It’s been more than three years since Lisa Dowden had gastric bypass surgery. As the operation has receded into her medical history, however, her insurer has renewed its interest.
In September, Dowden, a 51-year-old partner at a law firm in Washington, received a letter informing her that her health plan had overpaid by more than $9,000 what it owed for the services of the assistant surgeon in her operation.
Dowden, the letter said, is responsible for paying it back.
Dowden disagrees. Because she used an out-of-network doctor for the procedure, the insurer sent payments for the providers directly to her, a not-uncommon practice when an insurer doesn’t have a contractual relationship with a doctor.
Dowden says she never cashed the checks she received for the surgery and other services related to her procedure.
She simply signed the checks over to the doctor’s office, and it handled the insurance billing.
I do not see any way that any amount of diligence on my part could have prevented the mistake, if indeed there was one, Dowden says.
Dowden is preparing to appeal the health plan’s decision. Among many unanswered questions, she’s uncertain why the insurer is pursuing her rather than the provider. She has requested but not yet received information from the staff at the physician’s office.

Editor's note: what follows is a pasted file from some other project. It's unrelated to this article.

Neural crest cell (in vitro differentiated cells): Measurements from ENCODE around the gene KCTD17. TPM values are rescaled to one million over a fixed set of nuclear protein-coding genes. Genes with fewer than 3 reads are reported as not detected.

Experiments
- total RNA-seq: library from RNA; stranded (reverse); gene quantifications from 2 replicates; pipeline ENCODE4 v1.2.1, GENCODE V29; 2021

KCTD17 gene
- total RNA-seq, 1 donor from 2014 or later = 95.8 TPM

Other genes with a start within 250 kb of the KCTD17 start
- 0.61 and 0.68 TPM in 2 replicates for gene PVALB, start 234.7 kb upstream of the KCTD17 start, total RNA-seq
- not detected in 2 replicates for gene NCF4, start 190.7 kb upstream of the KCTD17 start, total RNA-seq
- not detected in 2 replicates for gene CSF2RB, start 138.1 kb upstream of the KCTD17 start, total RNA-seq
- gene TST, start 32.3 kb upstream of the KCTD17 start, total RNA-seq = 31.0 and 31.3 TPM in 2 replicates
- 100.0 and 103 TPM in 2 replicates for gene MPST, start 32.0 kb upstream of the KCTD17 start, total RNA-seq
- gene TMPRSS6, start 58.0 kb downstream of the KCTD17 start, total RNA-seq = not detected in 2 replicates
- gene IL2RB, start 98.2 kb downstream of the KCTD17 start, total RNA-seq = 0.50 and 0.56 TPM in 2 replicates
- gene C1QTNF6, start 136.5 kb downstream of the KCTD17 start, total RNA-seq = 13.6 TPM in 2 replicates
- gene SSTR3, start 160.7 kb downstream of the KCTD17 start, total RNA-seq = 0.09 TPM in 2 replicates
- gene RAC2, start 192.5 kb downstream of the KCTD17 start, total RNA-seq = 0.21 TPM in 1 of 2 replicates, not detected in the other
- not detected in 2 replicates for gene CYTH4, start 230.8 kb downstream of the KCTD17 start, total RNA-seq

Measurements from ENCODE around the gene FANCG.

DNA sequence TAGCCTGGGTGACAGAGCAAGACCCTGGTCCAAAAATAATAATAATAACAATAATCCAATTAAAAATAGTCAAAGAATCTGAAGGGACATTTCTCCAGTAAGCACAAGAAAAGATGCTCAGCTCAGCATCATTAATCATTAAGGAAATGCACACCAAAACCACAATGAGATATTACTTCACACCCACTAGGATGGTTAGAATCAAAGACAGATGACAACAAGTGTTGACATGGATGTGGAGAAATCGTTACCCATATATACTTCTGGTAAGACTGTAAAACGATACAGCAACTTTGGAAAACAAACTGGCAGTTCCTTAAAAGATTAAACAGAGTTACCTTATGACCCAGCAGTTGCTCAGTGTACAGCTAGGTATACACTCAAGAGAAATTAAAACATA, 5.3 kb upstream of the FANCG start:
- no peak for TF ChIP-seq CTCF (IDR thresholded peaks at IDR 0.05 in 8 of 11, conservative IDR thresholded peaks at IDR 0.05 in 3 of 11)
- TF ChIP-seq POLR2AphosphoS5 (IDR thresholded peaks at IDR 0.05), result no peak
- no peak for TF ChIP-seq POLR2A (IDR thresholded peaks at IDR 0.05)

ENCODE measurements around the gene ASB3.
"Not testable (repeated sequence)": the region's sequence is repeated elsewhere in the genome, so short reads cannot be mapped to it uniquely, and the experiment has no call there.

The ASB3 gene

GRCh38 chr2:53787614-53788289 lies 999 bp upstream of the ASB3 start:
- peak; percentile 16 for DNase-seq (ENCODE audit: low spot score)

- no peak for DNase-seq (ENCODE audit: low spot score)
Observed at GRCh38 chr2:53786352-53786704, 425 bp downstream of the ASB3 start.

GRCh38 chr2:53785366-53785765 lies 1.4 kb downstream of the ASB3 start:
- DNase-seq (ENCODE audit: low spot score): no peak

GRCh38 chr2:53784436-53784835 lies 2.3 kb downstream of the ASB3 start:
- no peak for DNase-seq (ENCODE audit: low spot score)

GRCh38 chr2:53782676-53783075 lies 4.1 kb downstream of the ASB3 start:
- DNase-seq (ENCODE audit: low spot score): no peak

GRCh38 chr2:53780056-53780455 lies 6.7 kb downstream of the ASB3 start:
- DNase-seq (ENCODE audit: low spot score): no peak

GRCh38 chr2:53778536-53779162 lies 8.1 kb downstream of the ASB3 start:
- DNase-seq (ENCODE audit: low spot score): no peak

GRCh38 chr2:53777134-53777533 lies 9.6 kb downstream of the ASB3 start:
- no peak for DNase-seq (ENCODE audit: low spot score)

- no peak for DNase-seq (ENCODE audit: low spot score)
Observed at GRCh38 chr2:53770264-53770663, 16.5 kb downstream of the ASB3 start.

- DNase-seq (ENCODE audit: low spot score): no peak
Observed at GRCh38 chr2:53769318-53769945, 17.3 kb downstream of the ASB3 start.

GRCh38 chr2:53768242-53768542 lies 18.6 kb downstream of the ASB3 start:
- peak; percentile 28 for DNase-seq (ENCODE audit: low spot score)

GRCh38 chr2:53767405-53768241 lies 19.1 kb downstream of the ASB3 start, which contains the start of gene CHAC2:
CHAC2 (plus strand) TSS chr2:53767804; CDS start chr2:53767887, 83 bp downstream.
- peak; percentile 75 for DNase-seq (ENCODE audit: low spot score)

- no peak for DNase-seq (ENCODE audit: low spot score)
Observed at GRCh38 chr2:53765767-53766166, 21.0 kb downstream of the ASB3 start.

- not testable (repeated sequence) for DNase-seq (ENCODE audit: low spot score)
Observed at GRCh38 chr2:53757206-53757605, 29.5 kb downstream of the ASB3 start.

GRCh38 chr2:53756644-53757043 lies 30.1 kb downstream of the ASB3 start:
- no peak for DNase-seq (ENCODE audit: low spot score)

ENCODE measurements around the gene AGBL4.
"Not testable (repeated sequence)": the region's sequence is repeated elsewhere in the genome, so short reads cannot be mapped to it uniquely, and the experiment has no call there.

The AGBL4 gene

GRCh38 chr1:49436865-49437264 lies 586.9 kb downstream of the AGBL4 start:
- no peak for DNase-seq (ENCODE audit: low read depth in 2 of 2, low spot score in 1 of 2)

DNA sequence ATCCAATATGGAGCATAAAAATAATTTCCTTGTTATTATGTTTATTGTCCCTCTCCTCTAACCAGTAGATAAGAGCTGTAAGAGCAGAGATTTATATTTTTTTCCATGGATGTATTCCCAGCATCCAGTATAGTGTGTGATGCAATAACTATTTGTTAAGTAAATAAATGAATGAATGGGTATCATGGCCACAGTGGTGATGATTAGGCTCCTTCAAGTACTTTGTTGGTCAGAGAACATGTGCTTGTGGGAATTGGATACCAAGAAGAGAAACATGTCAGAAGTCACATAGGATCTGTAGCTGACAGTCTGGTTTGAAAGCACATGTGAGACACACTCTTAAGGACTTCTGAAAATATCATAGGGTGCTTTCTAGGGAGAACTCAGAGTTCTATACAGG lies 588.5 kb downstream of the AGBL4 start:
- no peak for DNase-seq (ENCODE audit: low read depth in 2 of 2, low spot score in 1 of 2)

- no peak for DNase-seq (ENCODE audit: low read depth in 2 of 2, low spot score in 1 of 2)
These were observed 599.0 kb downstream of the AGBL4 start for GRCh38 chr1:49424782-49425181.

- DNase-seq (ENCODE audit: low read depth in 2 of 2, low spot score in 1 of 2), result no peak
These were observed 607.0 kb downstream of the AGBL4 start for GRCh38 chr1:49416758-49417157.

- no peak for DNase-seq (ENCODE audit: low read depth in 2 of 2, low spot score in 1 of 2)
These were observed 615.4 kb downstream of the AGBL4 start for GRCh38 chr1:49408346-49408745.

CareFirst BlueCross BlueShield, which insures Dowden and her husband through a plan for federal employees, said in a statement that it’s obligated under its contract with the federal Office of Personnel Management to attempt to recover any overpayments it identifies that were made to providers or patients.
It added, we are obligated to recover the overpayment from the member, even if s/he paid the entire check to a non-participating provider, because the overpayment was made to the member and the member is ultimately responsible for the provider charges.
Such an arrangement is not unusual in cases involving out-of-network providers, says Susan Pisano, a spokeswoman for America’s Health Insurance Plans, a trade group.
Typically, the transaction would be between the health plan and the patient, when you’re talking about a nonparticipating physician, she says.
Experts say that overpayments can occur for various reasons. An insurer may simply make a mistake and pay a provider more than the contracted amount for a service, for example.
Or a provider may be paid for a service that’s not covered under the patient’s insurance plan.
This is a big problem, says Mila Kofman, a research professor at Georgetown University’s Health Policy Institute and Maine’s former superintendent of insurance. It shifts responsibility onto patients and providers, who are in the worst position to address problems like this.